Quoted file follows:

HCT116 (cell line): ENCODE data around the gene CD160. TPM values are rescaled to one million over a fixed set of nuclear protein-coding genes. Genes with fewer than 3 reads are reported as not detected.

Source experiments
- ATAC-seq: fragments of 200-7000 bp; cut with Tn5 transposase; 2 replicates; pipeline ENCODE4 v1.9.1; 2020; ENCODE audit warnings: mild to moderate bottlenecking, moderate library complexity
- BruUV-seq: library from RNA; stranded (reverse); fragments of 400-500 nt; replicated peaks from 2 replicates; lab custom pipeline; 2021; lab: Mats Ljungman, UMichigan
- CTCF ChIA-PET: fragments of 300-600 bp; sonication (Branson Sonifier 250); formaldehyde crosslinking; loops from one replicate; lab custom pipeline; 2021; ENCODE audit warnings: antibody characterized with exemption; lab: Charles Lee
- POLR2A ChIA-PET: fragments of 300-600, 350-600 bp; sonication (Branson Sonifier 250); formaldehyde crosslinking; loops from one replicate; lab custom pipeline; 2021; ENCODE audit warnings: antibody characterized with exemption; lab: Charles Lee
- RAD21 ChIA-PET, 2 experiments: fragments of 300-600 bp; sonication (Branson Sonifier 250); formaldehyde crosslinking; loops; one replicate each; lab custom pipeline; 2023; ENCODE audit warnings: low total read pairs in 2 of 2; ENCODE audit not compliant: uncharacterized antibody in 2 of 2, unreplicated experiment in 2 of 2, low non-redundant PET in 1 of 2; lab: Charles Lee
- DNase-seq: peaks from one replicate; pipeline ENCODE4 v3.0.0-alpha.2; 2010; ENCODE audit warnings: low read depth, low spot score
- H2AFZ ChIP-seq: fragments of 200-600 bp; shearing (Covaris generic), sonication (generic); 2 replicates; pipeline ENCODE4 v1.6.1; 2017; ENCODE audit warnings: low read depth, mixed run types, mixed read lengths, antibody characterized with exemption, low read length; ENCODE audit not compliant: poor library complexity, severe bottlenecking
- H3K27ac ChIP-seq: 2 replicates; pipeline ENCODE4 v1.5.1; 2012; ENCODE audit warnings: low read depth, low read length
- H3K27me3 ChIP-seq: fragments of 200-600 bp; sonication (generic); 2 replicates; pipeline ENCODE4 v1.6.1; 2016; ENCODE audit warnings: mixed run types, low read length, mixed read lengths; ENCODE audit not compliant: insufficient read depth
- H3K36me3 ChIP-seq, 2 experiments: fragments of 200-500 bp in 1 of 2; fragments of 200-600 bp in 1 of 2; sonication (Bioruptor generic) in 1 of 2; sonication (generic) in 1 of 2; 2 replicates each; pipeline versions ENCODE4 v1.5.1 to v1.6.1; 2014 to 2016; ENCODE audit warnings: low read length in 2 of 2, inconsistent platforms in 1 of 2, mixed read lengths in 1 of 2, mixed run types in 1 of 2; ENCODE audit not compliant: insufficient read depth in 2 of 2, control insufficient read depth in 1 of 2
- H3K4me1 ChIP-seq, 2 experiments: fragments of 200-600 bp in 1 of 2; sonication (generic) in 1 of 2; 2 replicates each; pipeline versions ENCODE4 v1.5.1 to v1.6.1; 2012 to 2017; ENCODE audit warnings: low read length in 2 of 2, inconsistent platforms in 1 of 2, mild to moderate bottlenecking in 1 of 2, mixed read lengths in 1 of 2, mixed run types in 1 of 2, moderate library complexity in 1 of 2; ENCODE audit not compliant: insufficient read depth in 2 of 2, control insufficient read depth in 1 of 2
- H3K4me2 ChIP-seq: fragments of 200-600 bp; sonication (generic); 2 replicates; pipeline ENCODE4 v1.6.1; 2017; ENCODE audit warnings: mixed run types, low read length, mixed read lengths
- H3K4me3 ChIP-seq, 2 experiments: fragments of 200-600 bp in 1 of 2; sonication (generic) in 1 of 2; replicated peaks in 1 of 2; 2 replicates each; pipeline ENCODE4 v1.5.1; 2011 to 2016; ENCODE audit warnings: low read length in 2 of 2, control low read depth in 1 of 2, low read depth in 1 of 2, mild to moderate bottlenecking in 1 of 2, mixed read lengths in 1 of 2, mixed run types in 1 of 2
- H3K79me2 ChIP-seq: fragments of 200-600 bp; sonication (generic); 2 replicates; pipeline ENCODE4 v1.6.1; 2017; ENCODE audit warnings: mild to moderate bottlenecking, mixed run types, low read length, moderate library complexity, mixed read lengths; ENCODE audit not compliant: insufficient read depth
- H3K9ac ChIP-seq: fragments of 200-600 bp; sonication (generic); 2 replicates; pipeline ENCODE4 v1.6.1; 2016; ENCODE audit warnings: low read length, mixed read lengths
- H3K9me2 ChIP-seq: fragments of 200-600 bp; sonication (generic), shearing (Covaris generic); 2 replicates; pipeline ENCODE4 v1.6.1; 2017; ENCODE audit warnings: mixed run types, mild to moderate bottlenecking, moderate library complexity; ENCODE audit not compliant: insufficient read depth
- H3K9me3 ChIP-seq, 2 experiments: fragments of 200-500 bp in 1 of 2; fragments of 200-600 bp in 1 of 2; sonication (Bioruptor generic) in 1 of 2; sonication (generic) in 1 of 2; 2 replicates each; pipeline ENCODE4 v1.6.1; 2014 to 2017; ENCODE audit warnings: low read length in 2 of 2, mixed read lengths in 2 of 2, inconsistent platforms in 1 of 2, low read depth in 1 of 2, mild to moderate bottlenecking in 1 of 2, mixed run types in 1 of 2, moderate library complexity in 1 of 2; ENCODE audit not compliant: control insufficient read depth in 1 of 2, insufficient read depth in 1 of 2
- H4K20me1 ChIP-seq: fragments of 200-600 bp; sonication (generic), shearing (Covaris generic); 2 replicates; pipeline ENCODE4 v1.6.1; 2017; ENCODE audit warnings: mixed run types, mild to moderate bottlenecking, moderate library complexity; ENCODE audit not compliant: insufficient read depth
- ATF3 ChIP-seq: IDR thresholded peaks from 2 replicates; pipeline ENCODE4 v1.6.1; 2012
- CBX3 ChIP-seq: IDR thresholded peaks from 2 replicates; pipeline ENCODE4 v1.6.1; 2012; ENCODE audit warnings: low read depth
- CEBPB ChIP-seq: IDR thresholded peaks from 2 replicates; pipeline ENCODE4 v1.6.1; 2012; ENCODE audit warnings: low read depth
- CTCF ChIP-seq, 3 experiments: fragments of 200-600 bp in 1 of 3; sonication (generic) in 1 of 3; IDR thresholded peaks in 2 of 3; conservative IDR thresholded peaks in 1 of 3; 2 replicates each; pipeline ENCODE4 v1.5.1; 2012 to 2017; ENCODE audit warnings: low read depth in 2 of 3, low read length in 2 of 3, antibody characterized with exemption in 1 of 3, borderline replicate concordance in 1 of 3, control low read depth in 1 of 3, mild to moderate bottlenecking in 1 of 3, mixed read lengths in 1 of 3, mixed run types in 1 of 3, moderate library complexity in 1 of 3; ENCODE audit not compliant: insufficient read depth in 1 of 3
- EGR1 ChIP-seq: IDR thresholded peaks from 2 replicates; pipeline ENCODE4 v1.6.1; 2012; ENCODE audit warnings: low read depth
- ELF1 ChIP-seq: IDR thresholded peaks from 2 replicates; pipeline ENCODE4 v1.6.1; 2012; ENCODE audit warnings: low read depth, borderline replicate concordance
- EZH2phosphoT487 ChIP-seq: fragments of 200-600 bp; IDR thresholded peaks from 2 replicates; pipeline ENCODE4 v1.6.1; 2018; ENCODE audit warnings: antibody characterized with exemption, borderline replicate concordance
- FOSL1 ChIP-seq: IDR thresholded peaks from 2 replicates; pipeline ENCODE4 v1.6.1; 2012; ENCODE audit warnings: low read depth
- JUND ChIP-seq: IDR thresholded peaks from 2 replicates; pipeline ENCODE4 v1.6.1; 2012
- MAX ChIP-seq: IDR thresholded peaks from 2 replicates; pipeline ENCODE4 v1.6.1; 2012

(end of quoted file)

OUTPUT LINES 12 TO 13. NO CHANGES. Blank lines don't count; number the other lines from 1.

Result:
- H3K36me3 ChIP-seq, 2 experiments: fragments of 200-500 bp in 1 of 2; fragments of 200-600 bp in 1 of 2; sonication (Bioruptor generic) in 1 of 2; sonication (generic) in 1 of 2; 2 replicates each; pipeline versions ENCODE4 v1.5.1 to v1.6.1; 2014 to 2016; ENCODE audit warnings: low read length in 2 of 2, inconsistent platforms in 1 of 2, mixed read lengths in 1 of 2, mixed run types in 1 of 2; ENCODE audit not compliant: insufficient read depth in 2 of 2, control insufficient read depth in 1 of 2
- H3K4me1 ChIP-seq, 2 experiments: fragments of 200-600 bp in 1 of 2; sonication (generic) in 1 of 2; 2 replicates each; pipeline versions ENCODE4 v1.5.1 to v1.6.1; 2012 to 2017; ENCODE audit warnings: low read length in 2 of 2, inconsistent platforms in 1 of 2, mild to moderate bottlenecking in 1 of 2, mixed read lengths in 1 of 2, mixed run types in 1 of 2, moderate library complexity in 1 of 2; ENCODE audit not compliant: insufficient read depth in 2 of 2, control insufficient read depth in 1 of 2